Building managers care about costs, uptime, and reliability. BLE and NFC devices that harvest energy address all three concerns. BLE as a universal standard can provide low cost when a dense wireless grid is justified. Energy harvesting cuts downtime as there are no batteries to service in operation and no wires to pull in installation. Reliability is 100% as every radio connection is checked as a device in learned into the system. The energy harvesting technology experiences no loss in signal strength as it can occur with battery powered devices.
Sinclair: What are the energy savings aspects to this new BLE range?
harvesting devices create the power that they use locally. There simply
is no energy expenditure either directly or indirectly (through battery
purchases) at the edge devices. The saving from rules and conservation
objectives from the overall system are built into the system
settings. For example, temperature sensors can first check that
all windows are closed before starting heating or cooling.
Finally, since there is a small overhead to adding more sensors, more
data can be gathered. In the end, better decisions can be made on
how to conserve energy.
Sinclair: Why the new Dolphin brand for your energy harvesting wireless modules?
distinction was needed because the trusted radio protocol EnOcean
continues even as Dolphin energy harvesting modules with multiple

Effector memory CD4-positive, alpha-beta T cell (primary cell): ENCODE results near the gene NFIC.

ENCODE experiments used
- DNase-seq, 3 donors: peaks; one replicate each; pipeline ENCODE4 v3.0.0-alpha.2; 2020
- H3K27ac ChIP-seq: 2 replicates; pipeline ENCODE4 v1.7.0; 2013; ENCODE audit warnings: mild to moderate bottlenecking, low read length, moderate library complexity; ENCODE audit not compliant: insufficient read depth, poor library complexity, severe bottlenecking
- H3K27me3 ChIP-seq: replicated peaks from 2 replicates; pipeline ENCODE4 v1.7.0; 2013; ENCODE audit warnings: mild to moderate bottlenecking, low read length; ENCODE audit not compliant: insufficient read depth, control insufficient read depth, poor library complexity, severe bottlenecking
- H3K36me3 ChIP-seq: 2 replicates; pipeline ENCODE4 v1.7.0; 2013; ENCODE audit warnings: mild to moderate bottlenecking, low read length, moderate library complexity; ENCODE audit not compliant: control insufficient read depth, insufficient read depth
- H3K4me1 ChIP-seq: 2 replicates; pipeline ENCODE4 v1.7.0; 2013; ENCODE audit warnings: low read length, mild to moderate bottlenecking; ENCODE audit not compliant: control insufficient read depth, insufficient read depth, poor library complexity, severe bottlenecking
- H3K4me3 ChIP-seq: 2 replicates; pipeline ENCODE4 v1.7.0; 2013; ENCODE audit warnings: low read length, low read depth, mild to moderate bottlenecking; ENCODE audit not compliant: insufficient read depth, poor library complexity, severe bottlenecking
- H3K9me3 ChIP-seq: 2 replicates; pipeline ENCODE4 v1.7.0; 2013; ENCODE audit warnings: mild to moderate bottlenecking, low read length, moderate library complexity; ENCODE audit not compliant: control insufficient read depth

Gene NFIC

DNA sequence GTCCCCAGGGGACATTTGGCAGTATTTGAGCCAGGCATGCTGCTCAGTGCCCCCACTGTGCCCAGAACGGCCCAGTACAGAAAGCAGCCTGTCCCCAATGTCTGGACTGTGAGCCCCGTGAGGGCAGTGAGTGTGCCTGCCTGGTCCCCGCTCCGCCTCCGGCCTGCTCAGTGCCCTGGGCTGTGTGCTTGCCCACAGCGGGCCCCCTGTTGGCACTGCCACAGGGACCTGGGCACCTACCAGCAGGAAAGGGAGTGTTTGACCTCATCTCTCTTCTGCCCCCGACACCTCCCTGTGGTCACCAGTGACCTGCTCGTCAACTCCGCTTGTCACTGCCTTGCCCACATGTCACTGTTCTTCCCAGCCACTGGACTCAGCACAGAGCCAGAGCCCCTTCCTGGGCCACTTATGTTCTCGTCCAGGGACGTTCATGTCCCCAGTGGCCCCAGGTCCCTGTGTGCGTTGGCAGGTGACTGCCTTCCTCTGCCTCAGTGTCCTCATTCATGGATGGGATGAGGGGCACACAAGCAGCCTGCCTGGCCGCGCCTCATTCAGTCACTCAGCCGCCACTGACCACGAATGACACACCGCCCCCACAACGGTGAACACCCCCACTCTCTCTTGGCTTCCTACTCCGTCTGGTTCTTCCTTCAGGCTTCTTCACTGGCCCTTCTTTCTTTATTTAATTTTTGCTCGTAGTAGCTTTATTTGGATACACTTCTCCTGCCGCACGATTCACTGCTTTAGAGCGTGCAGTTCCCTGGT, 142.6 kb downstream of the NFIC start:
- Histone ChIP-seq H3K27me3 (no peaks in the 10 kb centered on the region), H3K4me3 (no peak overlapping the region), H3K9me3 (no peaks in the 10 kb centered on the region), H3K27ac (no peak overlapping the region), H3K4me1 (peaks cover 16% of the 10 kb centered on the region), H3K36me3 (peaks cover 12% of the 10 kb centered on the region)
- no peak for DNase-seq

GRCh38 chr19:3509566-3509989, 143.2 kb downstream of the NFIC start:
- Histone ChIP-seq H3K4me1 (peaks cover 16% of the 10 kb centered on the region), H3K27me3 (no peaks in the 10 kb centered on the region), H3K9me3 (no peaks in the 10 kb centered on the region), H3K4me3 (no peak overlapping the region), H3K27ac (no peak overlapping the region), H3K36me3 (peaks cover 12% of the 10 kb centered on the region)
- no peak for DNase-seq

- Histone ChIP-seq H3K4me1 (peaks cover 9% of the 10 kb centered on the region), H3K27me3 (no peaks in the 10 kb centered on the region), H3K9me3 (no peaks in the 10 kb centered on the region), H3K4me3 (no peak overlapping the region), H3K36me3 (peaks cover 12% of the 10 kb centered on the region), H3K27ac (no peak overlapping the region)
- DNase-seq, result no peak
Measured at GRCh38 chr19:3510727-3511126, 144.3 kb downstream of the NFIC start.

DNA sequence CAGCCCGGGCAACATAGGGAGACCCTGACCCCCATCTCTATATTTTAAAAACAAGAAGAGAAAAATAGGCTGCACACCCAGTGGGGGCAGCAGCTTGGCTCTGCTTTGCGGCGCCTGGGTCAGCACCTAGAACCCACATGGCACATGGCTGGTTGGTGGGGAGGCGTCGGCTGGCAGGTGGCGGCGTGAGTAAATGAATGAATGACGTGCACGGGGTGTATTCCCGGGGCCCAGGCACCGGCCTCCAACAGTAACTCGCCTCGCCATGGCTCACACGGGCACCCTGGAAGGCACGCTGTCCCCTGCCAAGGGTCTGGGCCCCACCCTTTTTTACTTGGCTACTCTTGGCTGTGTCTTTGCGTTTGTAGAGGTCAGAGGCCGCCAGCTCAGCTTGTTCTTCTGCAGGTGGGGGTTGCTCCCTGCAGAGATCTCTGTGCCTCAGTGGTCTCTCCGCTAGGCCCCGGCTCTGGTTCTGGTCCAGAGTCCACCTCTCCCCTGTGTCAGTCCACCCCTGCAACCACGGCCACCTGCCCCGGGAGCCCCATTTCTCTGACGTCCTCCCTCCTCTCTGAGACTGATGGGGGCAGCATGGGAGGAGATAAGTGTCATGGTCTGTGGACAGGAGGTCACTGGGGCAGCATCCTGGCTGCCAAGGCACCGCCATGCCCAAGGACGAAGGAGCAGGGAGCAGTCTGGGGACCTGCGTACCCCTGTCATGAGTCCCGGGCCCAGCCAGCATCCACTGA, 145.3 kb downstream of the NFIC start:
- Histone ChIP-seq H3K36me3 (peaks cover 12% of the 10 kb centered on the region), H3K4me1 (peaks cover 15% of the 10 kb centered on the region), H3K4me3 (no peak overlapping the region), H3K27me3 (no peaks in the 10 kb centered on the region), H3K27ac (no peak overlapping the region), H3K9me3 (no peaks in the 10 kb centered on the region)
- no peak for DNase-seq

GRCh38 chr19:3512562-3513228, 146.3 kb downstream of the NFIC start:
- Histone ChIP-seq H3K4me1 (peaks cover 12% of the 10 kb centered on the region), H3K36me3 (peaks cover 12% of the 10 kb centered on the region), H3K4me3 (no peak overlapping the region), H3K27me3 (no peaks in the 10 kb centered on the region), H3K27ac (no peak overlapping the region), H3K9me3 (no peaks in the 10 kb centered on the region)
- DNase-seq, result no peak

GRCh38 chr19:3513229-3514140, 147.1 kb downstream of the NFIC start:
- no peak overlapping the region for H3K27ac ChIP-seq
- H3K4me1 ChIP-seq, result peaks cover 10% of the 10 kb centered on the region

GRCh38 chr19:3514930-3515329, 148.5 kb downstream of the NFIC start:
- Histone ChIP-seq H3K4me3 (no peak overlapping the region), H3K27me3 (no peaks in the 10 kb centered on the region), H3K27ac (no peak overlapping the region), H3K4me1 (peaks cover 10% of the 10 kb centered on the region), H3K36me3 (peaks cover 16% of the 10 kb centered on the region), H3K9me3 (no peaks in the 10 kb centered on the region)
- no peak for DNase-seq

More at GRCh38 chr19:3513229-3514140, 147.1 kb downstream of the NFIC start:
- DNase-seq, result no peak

protocols are being introduced into the market. EnOcean is a
recognized standard and our company name. The Dolphin brand
represents the use of energy harvesting in a device using one of the
several radios. There will be Dolphin EnOcean devices, Dolphin
BLE devices, and Dolphin ZigBee devices.
Sinclair: How will these sensors and switches enable better communication in the Internet of Things?
the Internet of Things can start providing valuable communications it
faces significant obstacles to deployment. By far the most
difficult is the deployment of the edge sensor devices. The vast
numbers of devices mean even a small amount of time or effort saved has
an enormous impact. NFC makes a large impact on time to
deploy. Energy harvesting means that the choice of sensor
location is not influenced by the need to wire nor by the need to
Another obstacle is the deployment of local networks that must aggregate the data and locally manage system interactions. BLE is in many cases the preferred choice for both data aggregation and local network management.
Once the aggregated data is uploaded to the cloud for analytics and archiving, the question of data integrity and completeness comes into focus. The reliability of energy harvesting ensures no downtime and consequently the data is complete. Access via BLE means more systems on the Internet. Bluetooth is one of the most common wireless standards with billions of nodes in operation. Supporting this ecosystem with maintenance-free energy harvesting devices will enable new applications on the Internet of Things.